Through prejudice almost a vice in aid
Of passions leading to acts that degrade,
Producing sins of immortality,
Assassination, and, for sorcery,
Beheading, burning of those who betrayed.
And even oversea ill fate pursued
Marie whose daughter Charles of England wed,
Who for his faith was done to death. But France,
Despite her private life, has prospered, wooed
By Richelieu, on whose account she later fled,
To die in exile, creature of cruel chance.
The Rose of Lima
For beauty, Isabel became the Rose
Of Lima, first saint to be canonized
In that new world which first was colonized
By Catholic Kings of Spain, and then by those
Of rivals, whereby, later, wars arose.
By Lima's worldly women early recognized
For saintly qualities, and idolized
By them, to live like Catherine she chose.
Austere, yet loving Christ her Lord, she spent
Her first years in her parent's garden sown
With bitter herbs and crosses; then, when poor,
For their support in service, instrument
Devoted to her Saviour's call, headstone
Of faith wherein she did her soul immure.
Anne Hutchinson, 1590-1643
New England, home of those brave men who came
Across the sea in quest of liberty
Of worship, early with authority
Denied this right to others who would claim
Same freedom for their fath of other name.
Such was Anne Hutchinson's, who had to flee
Hostility of Cotton's colony,
And elsewhere seek refuge, to Boston's shame.
The Holy Spirit dwells within and guides
Believers, she has taught, in thought and deed,
As even would the Quaker's Inner Light.
Banned for this thought that now with many bides,
Her trail through Roger Williams' isle did lead
To cabin which the Indians burned at night.
Henrietta Maria, 1609-1669
Democracy in Europe has been rude
And rough; and common men, too long denied
Their rights, have fought for it and nameless died.
And royalty, both vain and proud, imbued
With rights divine, howe'er refined, pursued
In self-defense a course that did betide
Ills personal and public to their side,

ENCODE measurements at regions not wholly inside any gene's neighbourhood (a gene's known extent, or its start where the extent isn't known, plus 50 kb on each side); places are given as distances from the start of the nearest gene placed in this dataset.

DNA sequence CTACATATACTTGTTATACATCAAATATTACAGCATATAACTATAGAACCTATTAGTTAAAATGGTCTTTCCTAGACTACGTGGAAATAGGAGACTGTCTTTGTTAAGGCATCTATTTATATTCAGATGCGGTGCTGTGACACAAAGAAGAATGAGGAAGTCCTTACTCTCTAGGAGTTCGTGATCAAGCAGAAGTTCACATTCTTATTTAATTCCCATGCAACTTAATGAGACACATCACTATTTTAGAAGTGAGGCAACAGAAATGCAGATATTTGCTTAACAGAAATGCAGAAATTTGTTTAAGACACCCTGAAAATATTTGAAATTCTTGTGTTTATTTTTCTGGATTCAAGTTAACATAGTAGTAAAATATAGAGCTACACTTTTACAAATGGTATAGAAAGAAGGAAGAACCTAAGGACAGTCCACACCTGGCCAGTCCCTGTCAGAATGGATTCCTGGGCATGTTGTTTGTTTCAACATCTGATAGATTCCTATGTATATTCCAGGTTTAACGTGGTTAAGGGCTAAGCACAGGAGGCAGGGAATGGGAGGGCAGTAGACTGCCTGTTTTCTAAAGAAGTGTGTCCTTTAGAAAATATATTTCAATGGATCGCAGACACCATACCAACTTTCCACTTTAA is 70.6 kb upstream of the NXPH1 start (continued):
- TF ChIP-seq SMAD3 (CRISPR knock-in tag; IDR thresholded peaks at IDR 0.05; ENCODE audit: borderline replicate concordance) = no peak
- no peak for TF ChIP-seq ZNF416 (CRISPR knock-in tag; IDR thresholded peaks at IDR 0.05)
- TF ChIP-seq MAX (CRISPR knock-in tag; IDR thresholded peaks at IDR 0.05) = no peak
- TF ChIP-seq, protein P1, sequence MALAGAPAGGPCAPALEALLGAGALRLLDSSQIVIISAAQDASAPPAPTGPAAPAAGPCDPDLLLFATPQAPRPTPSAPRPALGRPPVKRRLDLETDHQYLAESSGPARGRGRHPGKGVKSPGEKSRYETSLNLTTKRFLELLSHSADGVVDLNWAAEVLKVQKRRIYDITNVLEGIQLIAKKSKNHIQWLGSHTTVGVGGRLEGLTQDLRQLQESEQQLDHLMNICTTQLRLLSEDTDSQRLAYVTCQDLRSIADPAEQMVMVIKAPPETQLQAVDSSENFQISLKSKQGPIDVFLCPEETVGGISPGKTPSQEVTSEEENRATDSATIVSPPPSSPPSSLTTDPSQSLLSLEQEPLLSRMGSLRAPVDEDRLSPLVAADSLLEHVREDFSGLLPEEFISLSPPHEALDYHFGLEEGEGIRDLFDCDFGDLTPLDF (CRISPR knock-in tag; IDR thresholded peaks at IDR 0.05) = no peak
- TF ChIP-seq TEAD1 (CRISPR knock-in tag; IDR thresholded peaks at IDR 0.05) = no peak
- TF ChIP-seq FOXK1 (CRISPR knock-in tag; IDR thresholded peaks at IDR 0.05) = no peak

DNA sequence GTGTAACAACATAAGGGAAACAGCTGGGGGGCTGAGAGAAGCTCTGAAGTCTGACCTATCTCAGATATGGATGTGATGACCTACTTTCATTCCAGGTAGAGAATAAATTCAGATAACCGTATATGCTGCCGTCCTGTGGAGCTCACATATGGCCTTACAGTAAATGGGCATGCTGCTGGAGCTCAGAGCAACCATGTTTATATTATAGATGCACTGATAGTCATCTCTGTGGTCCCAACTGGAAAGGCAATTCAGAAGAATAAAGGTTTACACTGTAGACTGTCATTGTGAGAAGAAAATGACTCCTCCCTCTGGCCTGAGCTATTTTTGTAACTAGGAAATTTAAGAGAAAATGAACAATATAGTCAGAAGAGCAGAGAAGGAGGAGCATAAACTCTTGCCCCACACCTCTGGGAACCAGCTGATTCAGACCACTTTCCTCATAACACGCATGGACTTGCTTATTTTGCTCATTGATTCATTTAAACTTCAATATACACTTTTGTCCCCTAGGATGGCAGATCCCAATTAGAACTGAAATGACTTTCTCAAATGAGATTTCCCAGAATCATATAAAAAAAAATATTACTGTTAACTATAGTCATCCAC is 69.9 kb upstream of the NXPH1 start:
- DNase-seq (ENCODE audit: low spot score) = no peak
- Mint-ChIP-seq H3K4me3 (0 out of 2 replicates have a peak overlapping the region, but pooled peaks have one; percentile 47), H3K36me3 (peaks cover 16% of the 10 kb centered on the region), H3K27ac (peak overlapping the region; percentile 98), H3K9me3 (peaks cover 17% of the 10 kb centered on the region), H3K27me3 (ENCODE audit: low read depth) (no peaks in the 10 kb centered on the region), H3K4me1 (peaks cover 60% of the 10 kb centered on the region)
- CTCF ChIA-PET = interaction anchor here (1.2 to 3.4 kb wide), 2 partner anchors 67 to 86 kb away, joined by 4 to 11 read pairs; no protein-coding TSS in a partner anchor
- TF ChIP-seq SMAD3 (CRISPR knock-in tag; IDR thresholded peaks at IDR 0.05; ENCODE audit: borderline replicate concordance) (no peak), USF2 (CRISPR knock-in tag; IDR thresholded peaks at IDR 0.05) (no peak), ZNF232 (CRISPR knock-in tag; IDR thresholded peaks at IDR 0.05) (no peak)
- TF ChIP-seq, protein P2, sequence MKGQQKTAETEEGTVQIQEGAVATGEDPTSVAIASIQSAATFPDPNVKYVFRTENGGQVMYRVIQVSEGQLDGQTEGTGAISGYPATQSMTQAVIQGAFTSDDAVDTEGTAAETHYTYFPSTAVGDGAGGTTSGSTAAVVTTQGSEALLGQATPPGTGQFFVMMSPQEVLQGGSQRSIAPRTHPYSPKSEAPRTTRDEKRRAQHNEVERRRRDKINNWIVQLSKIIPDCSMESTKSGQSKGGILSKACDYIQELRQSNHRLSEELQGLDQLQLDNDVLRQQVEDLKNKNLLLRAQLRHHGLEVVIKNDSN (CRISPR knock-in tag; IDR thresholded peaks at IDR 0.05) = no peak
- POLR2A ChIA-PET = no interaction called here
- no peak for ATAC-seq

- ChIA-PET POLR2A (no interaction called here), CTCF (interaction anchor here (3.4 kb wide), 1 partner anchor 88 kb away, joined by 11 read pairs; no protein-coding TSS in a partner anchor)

Incurring violence, oft stark and crude.
Into such royalty and warring age
This daughter of Navarre and Medici
Was born, whose Catholic faith has led,
As England's queen, some strong men in their rage,
Though once loved by the English ardently,
Her Stuart husband later to behead.
Madame de Sévigné, 1626-1696
What price our busy world now pays for speed!
The letters of past years when one would write
In long hand of small things that give delight
To friends and to their friends, which one would read
Not once but many times, and which oft lead
To closer ties of friendship! We have quite
Forgotten how such letters to indite
And must let others satisfy this need.
And need there is! And none can satisfy
It better than Madame de Sévigné,
Whose famous letters to her daughter let
Us know not only what and how but why
We should write letters such as hers today,
That those who follow may us not forget.
Madame de Maintenon, 1635-1719
Born in captivity and poverty,
With first years spent in distant Martinique,
And wed as child to Scarron, old and weak,
She soon became attached devotedly
To a great cause, and taught so faithfully
The Sun King's children he was led to seek
Her hand in marriage, though at court a clique
Opposed assumption of such royalty.
Despite her good influence on the king,
Her greatest merit lies in the sincere
Belief in education for the poor;
And too this faith is due her mothering
Of orphan girls in her school at Saint-Cyr
Which was to be her place of sepulture.
Jeanne Marie Guyon, 1648-1717
The quietistic faith of Jeanne Guyon
In France ran strangely when supremacy
The Sun King sought and urged activity.